│  1  │     5.1     │      3.5   │     1.4     │   0.2      │ setosa  │
│  2  │     4.9     │      3.0   │     1.4     │   0.2      │ setosa  │
│  3  │     4.7     │      3.2   │     1.3     │   0.2      │ setosa  │
│  4  │     4.6     │      3.1   │     1.5     │   0.2      │ setosa  │
│  5  │     5.0     │      3.6   │     1.4     │   0.2      │ setosa  │
│  6  │     5.4     │      3.9   │     1.7     │   0.4      │ setosa  │
│  7  │     4.6     │      3.4   │     1.4     │   0.3      │ setosa  │
│  8  │     5.0     │      3.4   │     1.5     │   0.2      │ setosa  │
│  9  │     4.4     │      2.9   │     1.4     │   0.2      │ setosa  │
│ 10  │     4.9     │      3.1   │     1.5     │   0.1      │ setosa  │

Now let us plot a scatter plot. We will be using the variables namely SepalLength and SepalWidth. For this, we need to set the geometry element using Geom.point as follows −

julia> Gadfly.plot(iris, x = :SepalLength, y = :SepalWidth, Geom.point)
Gadfly

Similarly we can add some more geometries like geom.line to produce more layers in the plot −

julia> Gadfly.plot(iris, x = :SepalLength, y = :SepalWidth, Geom.point, Geom.line)
Gadfly1

We can also set the color of keyword argument as follows −

julia> Gadfly.plot(iris, x = :SepalLength, y = :SepalWidth, color = :Species, Geom.point)
Gadfly2

Compose

Compose is a declarative vector graphics system. It is also written by Daniel Jones as a part of the Gadfly system. In Compose, the graphics are defined using a tree structure and the primitives can be classified as follows −

  • Context − It represents an internal node.

  • Form − It represents a leaf node which defines some geometry such as a circle or line.

  • Property − It represents a leaf node that modifies how its parent’s subtree is drawn. For example, fill color and line width.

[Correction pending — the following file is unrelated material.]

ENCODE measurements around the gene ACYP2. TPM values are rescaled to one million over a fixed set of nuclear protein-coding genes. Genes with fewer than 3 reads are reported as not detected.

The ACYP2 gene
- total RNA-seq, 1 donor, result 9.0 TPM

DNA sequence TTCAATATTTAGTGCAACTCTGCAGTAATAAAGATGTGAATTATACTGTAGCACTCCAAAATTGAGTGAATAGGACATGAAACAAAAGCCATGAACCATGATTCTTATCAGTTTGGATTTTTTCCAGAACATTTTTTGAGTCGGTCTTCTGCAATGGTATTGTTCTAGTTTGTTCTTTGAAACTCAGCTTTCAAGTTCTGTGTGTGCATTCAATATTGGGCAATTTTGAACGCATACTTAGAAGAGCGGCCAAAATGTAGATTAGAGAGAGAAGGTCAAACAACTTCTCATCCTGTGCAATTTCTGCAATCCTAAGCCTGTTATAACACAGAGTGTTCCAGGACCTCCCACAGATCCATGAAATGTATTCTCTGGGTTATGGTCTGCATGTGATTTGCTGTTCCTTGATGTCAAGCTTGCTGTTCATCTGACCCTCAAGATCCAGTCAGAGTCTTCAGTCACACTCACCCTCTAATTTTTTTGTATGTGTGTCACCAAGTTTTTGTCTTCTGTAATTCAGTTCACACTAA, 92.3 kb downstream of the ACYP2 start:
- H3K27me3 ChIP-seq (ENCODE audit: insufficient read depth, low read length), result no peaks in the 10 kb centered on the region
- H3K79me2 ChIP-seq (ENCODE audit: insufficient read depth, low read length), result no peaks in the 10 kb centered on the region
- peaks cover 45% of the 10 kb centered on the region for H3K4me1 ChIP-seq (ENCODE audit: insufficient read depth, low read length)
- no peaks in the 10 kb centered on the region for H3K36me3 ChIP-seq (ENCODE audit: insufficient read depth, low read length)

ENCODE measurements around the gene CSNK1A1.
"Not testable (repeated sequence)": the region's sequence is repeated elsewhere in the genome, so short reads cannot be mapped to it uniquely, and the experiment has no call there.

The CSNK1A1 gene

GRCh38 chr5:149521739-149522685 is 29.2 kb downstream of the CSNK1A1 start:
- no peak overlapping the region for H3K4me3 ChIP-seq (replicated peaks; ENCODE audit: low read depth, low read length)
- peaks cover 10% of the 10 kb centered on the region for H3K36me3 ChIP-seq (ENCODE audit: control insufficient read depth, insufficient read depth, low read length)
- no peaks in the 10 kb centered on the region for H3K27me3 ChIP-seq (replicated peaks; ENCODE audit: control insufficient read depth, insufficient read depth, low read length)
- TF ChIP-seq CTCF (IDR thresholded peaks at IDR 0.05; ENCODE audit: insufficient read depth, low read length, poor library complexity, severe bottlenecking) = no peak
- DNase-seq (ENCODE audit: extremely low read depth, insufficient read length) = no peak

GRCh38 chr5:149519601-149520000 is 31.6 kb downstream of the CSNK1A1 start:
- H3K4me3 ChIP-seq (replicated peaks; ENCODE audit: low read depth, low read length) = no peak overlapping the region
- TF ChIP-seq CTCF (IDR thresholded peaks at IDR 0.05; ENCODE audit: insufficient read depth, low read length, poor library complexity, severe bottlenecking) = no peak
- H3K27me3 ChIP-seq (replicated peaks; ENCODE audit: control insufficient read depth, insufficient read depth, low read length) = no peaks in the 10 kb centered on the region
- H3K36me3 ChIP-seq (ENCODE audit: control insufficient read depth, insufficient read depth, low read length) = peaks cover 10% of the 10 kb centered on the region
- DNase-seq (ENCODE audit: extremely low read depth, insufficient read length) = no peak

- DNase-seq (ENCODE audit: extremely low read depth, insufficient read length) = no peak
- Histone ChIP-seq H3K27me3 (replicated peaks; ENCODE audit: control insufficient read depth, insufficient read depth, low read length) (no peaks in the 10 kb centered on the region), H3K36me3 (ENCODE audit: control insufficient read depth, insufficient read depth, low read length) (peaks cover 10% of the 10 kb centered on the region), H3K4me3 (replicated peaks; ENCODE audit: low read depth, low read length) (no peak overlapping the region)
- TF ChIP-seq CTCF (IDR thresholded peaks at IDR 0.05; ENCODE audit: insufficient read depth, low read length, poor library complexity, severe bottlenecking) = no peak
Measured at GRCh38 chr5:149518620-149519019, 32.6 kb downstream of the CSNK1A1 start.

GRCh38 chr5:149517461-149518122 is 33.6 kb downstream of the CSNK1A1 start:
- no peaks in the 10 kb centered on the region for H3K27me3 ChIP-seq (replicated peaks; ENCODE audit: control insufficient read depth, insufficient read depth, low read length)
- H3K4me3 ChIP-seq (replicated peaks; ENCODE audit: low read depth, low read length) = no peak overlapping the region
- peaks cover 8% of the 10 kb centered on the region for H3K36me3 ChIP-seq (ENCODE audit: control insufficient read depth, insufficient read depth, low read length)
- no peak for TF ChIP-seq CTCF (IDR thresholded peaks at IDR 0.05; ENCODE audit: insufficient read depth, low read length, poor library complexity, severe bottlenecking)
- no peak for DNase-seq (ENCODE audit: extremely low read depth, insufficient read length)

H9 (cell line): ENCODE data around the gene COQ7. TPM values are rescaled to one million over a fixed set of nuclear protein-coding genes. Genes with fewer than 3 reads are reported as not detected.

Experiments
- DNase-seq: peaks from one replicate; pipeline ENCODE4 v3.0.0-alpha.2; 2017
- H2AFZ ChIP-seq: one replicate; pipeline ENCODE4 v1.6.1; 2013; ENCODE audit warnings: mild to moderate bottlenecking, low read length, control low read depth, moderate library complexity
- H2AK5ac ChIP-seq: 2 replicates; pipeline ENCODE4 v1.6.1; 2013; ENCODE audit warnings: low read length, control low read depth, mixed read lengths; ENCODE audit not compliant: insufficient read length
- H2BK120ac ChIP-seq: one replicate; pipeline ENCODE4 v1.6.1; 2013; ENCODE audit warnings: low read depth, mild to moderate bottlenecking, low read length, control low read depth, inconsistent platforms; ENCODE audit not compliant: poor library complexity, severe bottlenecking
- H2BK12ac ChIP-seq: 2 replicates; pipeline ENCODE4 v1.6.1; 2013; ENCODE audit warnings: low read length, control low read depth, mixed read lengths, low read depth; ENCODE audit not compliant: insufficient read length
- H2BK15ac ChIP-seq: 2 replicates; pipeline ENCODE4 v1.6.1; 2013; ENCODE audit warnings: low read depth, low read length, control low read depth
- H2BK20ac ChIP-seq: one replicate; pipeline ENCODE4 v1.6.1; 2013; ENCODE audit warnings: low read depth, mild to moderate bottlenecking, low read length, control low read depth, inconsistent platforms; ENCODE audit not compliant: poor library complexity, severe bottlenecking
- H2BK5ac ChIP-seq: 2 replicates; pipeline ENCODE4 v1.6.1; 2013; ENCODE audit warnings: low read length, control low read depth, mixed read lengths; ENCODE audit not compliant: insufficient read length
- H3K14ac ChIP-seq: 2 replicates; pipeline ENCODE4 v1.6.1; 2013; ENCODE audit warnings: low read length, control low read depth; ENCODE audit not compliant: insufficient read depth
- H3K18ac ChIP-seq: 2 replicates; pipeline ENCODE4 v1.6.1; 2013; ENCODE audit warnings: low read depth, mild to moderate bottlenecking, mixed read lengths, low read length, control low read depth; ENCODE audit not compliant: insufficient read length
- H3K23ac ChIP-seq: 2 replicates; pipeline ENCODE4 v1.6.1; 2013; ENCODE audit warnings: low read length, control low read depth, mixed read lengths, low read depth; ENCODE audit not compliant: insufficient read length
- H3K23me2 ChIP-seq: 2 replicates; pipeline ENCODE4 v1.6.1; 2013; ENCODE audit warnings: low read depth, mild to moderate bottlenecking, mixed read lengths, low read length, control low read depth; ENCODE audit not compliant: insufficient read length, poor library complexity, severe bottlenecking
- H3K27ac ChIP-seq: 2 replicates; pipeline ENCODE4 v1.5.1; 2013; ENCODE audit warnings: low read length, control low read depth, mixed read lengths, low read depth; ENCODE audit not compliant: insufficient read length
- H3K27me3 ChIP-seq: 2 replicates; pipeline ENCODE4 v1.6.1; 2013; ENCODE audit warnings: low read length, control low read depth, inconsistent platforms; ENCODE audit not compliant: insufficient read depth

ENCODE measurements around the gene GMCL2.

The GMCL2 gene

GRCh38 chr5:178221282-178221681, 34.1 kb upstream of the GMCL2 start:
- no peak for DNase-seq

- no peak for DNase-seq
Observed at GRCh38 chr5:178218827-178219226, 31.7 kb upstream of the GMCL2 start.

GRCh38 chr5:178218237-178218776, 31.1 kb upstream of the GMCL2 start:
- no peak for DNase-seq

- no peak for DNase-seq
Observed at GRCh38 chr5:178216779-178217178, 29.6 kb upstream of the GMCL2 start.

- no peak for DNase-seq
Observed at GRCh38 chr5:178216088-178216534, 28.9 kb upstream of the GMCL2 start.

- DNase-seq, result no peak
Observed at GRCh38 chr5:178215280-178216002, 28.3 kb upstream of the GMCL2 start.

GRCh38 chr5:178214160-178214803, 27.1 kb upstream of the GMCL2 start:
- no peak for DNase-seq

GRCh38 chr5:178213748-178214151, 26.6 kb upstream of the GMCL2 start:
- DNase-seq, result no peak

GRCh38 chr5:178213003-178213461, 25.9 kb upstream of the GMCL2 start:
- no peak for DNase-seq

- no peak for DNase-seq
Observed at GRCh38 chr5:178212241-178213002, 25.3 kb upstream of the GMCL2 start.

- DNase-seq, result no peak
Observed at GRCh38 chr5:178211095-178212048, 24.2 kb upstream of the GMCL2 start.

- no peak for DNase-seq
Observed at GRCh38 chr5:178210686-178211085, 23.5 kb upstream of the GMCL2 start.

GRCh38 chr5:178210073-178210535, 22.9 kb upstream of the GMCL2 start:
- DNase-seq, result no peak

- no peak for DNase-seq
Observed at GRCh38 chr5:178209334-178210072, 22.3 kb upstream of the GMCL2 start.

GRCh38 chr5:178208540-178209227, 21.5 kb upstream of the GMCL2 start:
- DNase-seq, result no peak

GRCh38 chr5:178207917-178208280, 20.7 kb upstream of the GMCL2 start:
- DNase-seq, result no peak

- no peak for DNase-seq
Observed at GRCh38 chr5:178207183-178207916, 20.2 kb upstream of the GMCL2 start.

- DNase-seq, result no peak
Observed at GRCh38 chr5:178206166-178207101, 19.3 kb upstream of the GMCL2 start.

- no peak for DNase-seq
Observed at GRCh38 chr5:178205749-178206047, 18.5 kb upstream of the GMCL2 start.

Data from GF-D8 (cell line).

• Compose(x,y) − It returns a new tree rooted at x and with y attached as child.

Example

The below example will draw a simple image −

julia> using Compose

julia> composition = compose(compose(context(), rectangle()), fill("tomato"))

julia> draw(SVG("simple.svg", 6cm, 6cm), composition)
Compose

Now let us form more complex trees by grouping subtrees with brackets −

julia> composition = compose(context(),
               (context(), circle(), fill("bisque")),
               (context(), rectangle(), fill("tomato")))
julia> composition |> SVG("simple2.svg")
Compose1

Graphics Engines

In this section, we shall discuss various graphic engines used in Julia.

PyPlot

PyPlot, arose from the previous development of the PyCall module, provides a Julia interface to the Matplotlib plotting library from Python. It uses the PyCall package to call Matplotlib directly from Julia. To work with PytPlot, we need to do the following setup −

julia> using Pkg

julia> pkg"up; add PyPlot Conda"

julia> using Conda

julia> Conda.add("matplotlib")

Once you are done with this setup, you can simply import PyPlot by using PyPlot command. It will let you make calling functions in matplotlib.pyplot.